By Sarah Robinson, Intern
I would like to address the rhetoric that we hear reported through our news media regarding the “war on women” which conservatives are supposedly instigating. Conservatives are generally labeled with this accusation because of the pro-life stance with which the Republican Party aligns. But the pro-life position actually protects women’s health against the negative effects of abortion.
A pamphlet titled The Top Ten Myths About Abortion, compiled by FRC’s William L. Saunders, Cathy Cleaver Ruse, and Lucia Papayova, contains research findings about the effects of abortion on women. This research has debunked the myth that abortion is a “good” medical procedure for women. According to the pamphlet, physical complications from an abortion “include cervical lacerations and injury, uterine perforations, bleeding, hemorrhage, serious infection, pain, and incomplete abortion. Risks of complications increase with gestational age.” Physical complications can also arise with the abortifacient RU-486. Risks include hemorrhage, infection, and missed ectopic pregnancy.
This pamphlet also notes some of the key psychological effects associated with abortion. A New Zealand research team compiled data from a 25-year period and “found conclusively that abortion in young women is associated with increased risks of major depression, anxiety disorder, suicidal behaviors, and substance dependence.” This is the most exhaustive research ever conducted regarding abortion. Other studies suggest a substantial evidence of connection between induced abortion and both substance abuse and suicide. Women may also experience anxiety, anger, flashbacks, guilt, grief, denial, and relationship problems. These symptoms are generally identified as Post-Abortion Syndrome, a subset of Post-Traumatic Stress Disorder. Adolescents who have had abortions, compared to those who have given birth, report more sleeping problems, frequent marijuana use, and increased need for psychological counseling.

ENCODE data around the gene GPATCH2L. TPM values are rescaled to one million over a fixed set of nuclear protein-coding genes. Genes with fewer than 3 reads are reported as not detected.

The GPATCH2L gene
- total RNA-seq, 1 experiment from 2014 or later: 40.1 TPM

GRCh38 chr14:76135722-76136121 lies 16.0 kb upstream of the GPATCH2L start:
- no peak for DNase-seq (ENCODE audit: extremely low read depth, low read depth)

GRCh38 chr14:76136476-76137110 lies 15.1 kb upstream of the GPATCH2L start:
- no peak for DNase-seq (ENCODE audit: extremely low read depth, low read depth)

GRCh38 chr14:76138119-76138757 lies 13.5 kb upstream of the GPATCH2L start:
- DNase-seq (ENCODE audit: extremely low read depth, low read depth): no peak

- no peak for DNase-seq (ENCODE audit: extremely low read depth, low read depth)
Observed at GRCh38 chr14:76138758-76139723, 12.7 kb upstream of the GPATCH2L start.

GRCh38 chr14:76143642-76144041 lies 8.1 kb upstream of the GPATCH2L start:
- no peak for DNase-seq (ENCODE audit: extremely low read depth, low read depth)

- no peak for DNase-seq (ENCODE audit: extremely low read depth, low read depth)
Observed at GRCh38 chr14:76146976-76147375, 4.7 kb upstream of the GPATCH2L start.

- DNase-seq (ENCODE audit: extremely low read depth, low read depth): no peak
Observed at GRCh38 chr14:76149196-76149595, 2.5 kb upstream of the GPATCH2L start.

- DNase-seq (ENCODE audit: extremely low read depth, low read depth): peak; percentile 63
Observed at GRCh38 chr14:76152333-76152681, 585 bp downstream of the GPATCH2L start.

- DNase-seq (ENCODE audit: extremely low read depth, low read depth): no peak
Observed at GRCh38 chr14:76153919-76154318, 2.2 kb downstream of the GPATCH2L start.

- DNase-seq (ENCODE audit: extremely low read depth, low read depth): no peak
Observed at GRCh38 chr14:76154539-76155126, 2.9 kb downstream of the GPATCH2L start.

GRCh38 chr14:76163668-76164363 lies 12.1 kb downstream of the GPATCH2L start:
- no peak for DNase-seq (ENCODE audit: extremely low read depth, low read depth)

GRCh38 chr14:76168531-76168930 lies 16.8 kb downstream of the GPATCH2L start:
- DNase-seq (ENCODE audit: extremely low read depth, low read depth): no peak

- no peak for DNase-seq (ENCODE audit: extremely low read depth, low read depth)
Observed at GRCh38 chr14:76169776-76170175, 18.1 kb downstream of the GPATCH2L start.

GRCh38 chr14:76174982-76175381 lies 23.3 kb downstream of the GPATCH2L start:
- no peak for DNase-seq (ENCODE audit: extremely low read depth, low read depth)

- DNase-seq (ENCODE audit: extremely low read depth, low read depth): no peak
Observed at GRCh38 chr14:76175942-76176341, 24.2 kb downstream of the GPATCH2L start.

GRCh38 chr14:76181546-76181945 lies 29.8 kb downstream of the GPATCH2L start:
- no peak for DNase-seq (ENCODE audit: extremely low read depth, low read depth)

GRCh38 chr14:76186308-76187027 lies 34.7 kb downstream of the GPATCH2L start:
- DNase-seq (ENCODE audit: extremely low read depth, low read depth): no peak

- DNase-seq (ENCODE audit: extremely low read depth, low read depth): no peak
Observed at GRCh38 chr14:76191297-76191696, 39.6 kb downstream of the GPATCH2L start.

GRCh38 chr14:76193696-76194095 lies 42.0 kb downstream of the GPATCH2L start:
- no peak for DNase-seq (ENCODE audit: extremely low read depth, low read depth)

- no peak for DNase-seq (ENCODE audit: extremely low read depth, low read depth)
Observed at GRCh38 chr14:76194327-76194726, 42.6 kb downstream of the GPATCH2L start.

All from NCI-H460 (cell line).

It is clear that abortion is a dangerous choice for women. A woman’s likelihood of having an abortion increases when she or her child’s father grew up in a non-intact family and is not religious. It decreases, however, when the woman or her child’s father grew up in an intact married home and makes religious attendance a regular part of life (see MARRI research here, here, and here). Conservatives, who tend to be pro-marriage and pro-religion as well as pro-life, are not waging a war on women. On the contrary, they may be women’s best allies in this fight.